Bags are searched during mundane grocery shopping, heavily armed police patrol the streets, and Parisians are likely to be told to open their coats for security guards at the cinemas.
Meanwhile, bomb disposal teams are frequently called to examine “suspect packages”, so many of which are being reported across the city that Paris rail workers went on strike on Thursday citing security concerns.
There is enforced security in many office buildings – including that of The Local – and the messages of solidarity sprayed around Paris look set to stay for a long time.
At a theatre performance in the tenth arrondissement on Thursday night, viewers were warned not to panic during the simulated gunfire in the first act.
Yes, this is France at “war” against Isis, as a visibly shaken President Francois Hollande said soon after cafe terraces and a concert hall became scenes of carnage on November 13th.
The fading photographs tucked in among the shrines of candles and flowers show just how many youthful faces were among the 130 victims that lost their lives while enjoying a night out.
Outside the Bataclan music venue on Friday, workmen scooped up piles of wilted flowers, as even the deep mourning over the attacks must eventually end.
At the Bataclan, workmen collect objects from the memorials, which will be kept for an exhibit in the city archives. Photo: AFP
The tourist trade is recovering in the world's most visited city, but the attacks have left their mark on its residents in a multitude of ways.
“I really pay attention now to people who get on the train with bags,” said Pierre Breard, 24, who works for a start-up in Paris.
“I look at people's stomachs” for signs they are wearing explosive vests, admitted Aurelie Martin, a 24-year-old primary school teacher.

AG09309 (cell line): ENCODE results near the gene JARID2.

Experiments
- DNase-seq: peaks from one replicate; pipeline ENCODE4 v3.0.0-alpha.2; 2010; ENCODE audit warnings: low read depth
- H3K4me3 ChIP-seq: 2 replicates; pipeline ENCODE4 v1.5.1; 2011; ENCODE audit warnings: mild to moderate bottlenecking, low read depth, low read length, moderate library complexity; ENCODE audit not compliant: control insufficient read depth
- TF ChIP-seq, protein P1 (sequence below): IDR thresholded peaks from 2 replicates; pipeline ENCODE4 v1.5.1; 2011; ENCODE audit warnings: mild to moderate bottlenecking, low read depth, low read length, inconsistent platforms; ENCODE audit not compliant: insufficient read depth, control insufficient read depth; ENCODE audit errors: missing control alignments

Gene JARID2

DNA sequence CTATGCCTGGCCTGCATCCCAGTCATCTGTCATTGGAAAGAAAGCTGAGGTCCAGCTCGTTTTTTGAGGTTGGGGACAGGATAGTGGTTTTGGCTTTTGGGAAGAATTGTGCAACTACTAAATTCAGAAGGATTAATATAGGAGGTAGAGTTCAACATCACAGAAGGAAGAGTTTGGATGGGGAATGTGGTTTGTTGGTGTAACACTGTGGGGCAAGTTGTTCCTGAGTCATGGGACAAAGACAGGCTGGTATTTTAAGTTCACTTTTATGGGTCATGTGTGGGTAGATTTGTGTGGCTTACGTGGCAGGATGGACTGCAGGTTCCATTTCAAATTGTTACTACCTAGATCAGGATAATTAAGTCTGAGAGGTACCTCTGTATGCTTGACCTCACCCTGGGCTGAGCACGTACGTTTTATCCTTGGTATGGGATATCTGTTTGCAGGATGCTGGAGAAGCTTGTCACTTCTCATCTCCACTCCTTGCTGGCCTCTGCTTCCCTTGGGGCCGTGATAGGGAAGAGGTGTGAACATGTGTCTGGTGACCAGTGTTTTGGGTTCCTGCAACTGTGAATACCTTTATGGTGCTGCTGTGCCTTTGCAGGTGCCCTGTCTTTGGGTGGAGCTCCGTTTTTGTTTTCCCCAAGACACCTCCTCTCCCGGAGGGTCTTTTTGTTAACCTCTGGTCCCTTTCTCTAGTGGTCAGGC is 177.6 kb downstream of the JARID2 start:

On the night of the attacks, she was forced to file out of the Stade de France with her hands in the air as police frantically searched for more suicide bombers after three blew themselves up outside while France played Germany in a football match.
Meanwhile, in the eastern “hipster” district of the capital where the gunmen struck, posters in restaurant windows direct traumatized residents to counselling services.
In an upmarket delicatessen, a pot of orchids is all that remains of the tributes to Chloe, 25, who worked there and was killed at one of the bars sprayed with bullets.
One bar, A La Bonne Biere, has defiantly re-opened, its shattered glass replaced and a fresh coat of paint added, but all the other restaurants and cafes hit on November 13 remain shut.
“We wanted to show them (the gunmen) that we're stronger than them,” said A La Bonne Biere's manager Audrey Bily.
The bar re-opened to crowds of locals and media, with the slogan 'Je suis en terrasse' hanging above. Photo: AFP
While victims' families are asking how this could have happened, the families of the attackers are sometimes left pondering the same question.
When investigators revealed the identity of the third Bataclan attacker on Wednesday, the father of 23-year-old Foued Mohamed-Aggad from Strasbourg did not mince his words.
“I would have killed him myself beforehand,” his father, Said Mohamed-Aggad, told AFP.
City authorities meanwhile are still puzzling over what to do with the attackers' remains.
It is easy to forget that Paris was targeted twice this year.
In January, a pair of brothers wielding rifles burst into the offices of the satirical newspaper Charlie Hebdo and shot dead cartoonists they accused of depicting the Prophet Mohammed. A policewoman was also killed and four shoppers were murdered in a Jewish supermarket, leaving a total of 17 dead in what some observers called “France's 9/11”.
Ten months later, the expression was used again – Hollande imposed a rare state of emergency and France stepped up its bombing of IS in Syria. It has tried to persuade its allies to do the same, with limited success.